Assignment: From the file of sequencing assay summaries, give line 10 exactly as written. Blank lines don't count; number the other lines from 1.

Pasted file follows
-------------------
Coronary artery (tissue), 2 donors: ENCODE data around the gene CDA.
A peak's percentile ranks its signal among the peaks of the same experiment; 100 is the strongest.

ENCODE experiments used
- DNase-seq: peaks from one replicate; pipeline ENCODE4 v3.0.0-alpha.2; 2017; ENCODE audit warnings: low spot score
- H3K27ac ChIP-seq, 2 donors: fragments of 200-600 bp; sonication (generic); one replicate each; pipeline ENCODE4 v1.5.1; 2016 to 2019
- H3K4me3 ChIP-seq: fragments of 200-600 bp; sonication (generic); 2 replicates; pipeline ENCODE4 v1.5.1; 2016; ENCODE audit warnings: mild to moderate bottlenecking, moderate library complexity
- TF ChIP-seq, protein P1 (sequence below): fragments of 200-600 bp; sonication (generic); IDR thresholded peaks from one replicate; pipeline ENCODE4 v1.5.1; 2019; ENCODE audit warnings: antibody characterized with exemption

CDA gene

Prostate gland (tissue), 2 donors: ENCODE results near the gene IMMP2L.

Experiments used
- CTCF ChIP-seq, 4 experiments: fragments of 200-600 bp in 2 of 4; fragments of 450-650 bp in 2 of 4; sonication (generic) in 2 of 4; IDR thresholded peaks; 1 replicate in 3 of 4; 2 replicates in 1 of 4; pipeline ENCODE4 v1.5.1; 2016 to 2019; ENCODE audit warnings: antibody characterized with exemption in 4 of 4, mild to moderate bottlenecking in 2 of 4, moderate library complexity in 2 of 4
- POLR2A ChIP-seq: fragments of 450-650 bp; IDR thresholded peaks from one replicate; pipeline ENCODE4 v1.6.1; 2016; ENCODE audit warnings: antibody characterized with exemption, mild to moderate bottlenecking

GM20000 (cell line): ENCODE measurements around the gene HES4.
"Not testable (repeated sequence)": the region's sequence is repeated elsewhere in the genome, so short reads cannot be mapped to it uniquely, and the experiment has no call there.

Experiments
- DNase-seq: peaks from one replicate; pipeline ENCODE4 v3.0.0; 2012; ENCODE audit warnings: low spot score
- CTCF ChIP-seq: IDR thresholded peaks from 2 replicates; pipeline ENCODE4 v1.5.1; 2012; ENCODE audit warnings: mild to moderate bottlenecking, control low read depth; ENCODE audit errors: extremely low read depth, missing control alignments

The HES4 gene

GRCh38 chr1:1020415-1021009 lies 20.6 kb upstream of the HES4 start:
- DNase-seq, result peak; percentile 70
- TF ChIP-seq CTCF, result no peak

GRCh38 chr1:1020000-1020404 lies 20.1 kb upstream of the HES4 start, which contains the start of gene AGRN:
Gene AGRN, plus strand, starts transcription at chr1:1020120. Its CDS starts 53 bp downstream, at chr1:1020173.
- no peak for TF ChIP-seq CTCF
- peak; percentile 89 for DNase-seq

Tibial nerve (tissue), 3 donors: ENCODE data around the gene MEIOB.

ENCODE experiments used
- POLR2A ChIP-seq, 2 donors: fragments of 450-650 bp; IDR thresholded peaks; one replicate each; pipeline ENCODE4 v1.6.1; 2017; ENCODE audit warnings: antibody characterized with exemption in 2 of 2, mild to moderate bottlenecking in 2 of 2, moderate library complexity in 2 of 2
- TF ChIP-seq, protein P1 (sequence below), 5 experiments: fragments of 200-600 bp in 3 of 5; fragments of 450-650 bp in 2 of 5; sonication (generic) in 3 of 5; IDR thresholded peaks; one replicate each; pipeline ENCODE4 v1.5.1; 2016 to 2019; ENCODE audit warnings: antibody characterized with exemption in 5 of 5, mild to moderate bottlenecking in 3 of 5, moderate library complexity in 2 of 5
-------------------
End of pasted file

Experiments used